Sieren′s China: Aid with ulterior motives | Opinion | DW | 26.03.2020
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Opinion

Sieren's China: Aid with ulterior motives

China is using the coronavirus crisis to make a good name for itself by delivering aid globally. The US, on the other hand, can no longer be seen as a reliable partner, says DW's Frank Sieren.

The number of new COVID-19 infections in China continues to fall, and even people in the province of Hubei are now being allowed to travel, with certain restrictions. The lockdown in Wuhan is due to be lifted on April 8. The Chinese economy has slowly but steadily taken off again, which in turn is having a positive impact on that of its neighbors. That is important, as China and Asia make up some 30% each of global economic growth. China already trades more with the rest of Asia than with the US, but there is plenty of potential for more.

Elsewhere in the world, there is some envy of the increasingly relaxed situation in the erstwhile epicenter of the virus. Many countries are concerned that their health systems might collapse entirely — China was able to prevent such a scenario by introducing unprecedented quarantine measures.

Read moreHow coronavirus challenges open democracies

Aid from China to the world

Without taking any time to recover, China has now launched a global aid offensive to help the countries worst-affected by the coronavirus. It has sent millions of protective masks, hazmat suits and test kits to the EU, in particular to Italy, Spain, France and Austria, and has already dispatched aid to the Philippines, Pakistan, Sri Lanka, Iran, Iraq and several African countries. It has also sent out teams of doctors who have experience of the pandemic and can provide help and advice to other countries. In a recent message to German Chancellor Angela Merkel, Chinese President Xi Jinping said that "public health crises pose a common challenge for humanity, and solidarity and cooperation are the most powerful weapon to tackle them."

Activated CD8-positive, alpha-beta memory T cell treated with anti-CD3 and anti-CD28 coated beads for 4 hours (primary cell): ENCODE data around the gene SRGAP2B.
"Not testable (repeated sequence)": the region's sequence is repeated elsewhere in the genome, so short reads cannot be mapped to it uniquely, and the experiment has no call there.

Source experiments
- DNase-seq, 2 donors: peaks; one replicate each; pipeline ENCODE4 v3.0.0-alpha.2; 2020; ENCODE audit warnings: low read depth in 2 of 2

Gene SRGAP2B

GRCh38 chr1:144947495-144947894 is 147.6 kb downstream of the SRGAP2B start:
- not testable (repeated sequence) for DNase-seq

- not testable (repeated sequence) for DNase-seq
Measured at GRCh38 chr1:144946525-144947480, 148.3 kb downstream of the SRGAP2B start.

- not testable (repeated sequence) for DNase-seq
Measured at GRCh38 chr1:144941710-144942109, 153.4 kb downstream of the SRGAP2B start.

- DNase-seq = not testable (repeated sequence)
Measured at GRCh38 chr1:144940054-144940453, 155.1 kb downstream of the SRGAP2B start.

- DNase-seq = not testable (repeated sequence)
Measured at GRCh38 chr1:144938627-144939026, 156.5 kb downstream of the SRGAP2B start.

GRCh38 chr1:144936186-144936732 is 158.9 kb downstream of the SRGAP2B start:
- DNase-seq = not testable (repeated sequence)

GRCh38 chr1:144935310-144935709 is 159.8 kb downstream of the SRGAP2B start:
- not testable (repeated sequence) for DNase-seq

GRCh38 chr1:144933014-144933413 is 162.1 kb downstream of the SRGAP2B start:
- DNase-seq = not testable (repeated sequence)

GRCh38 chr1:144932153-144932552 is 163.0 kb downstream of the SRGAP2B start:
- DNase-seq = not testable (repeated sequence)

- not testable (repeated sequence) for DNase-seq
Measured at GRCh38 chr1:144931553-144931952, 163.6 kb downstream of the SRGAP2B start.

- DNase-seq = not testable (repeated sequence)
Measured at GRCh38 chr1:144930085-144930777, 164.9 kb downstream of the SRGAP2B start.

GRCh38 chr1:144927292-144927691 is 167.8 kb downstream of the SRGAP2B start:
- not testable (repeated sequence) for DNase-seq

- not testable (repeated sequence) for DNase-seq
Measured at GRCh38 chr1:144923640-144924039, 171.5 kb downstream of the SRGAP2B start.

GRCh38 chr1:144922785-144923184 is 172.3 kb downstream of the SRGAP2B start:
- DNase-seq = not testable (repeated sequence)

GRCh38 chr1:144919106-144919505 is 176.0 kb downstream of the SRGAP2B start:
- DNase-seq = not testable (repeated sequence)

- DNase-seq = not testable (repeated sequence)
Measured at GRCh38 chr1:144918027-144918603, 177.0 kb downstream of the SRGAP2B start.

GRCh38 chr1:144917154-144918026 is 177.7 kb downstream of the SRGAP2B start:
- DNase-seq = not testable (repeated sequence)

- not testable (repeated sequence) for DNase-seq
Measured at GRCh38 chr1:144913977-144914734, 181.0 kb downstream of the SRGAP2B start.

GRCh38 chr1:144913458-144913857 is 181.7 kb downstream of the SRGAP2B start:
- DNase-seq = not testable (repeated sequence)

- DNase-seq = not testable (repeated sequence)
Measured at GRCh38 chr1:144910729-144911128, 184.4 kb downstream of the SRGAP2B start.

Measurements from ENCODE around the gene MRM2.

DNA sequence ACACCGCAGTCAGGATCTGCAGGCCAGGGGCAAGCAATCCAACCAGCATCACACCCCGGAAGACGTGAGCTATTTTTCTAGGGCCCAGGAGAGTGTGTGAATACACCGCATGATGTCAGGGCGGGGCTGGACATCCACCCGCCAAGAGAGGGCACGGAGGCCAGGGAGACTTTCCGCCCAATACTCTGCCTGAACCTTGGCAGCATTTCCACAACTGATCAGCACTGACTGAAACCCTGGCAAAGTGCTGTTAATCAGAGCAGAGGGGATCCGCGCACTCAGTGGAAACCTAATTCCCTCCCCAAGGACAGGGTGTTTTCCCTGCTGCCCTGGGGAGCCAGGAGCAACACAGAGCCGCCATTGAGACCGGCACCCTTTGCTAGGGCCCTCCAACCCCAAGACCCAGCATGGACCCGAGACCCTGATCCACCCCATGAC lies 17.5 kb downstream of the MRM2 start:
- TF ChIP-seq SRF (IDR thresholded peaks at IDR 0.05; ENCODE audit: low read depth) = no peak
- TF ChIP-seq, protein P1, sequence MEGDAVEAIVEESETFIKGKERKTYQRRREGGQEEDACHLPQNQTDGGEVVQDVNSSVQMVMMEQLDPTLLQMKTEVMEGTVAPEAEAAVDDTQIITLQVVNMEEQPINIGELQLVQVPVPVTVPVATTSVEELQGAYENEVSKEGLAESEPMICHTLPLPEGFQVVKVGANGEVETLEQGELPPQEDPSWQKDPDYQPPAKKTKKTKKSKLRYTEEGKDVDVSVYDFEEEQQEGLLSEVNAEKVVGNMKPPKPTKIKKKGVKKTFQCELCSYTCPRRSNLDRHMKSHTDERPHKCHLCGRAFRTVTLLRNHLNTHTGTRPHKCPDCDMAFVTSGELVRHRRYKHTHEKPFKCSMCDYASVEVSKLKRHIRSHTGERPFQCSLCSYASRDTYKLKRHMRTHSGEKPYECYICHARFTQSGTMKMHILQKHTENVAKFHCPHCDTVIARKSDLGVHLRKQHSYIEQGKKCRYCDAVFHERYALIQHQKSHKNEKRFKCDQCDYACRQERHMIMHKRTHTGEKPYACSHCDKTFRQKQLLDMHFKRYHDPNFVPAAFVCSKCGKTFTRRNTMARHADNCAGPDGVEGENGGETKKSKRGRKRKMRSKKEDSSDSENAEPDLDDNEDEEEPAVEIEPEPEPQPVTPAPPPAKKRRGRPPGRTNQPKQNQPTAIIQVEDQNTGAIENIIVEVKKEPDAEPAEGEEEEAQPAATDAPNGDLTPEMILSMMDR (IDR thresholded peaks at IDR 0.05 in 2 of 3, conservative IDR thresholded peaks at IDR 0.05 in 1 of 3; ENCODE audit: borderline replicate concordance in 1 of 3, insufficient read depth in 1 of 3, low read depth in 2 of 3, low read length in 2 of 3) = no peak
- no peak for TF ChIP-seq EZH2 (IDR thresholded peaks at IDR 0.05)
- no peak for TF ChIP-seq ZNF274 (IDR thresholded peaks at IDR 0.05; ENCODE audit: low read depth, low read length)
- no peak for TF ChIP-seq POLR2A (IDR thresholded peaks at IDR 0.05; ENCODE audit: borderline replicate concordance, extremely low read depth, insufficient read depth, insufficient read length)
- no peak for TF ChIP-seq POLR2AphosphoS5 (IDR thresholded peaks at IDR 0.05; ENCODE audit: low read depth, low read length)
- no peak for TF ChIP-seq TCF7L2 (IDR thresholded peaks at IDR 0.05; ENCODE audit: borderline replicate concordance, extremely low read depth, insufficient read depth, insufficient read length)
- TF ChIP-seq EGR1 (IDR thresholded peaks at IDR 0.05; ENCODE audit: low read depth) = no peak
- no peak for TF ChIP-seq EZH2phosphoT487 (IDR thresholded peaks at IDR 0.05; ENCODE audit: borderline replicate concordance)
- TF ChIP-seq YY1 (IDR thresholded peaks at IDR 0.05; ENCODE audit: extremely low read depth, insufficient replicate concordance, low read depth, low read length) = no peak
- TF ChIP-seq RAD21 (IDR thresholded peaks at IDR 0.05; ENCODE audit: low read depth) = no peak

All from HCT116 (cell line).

Chinese aid workers walk off a plane in Italy (AFP/Stringer/Ansa)

Doctors from Shanghai recently landed in Rome on a plane loaded with aid

China is returning the help that it received from the EU, which in January alone amounted to 50 tons of medical supplies. It is actually easier for Beijing to provide such supplies, considering most — from protective masks to ventilators — are made in China. Companies such as Beijing Aeonmed are running at full speed to maintain production of such supplies for other countries hit by the crisis. And it is not only medical supplies but knowledge that China is exporting, since no other country has as much experience in dealing with the coronavirus.

Most of the studies and data about the virus are still coming from China. Possible vaccines have been tested in Wuhan and elsewhere. Chinese doctors know how important it is to carry out extensive testing for infection and how to protect medical staff from contagion. Though no country can be compared to another on a one-to-one basis, there are good reasons for others to listen to them: The Chinese are the ones who can fill the global vacuum of knowledge.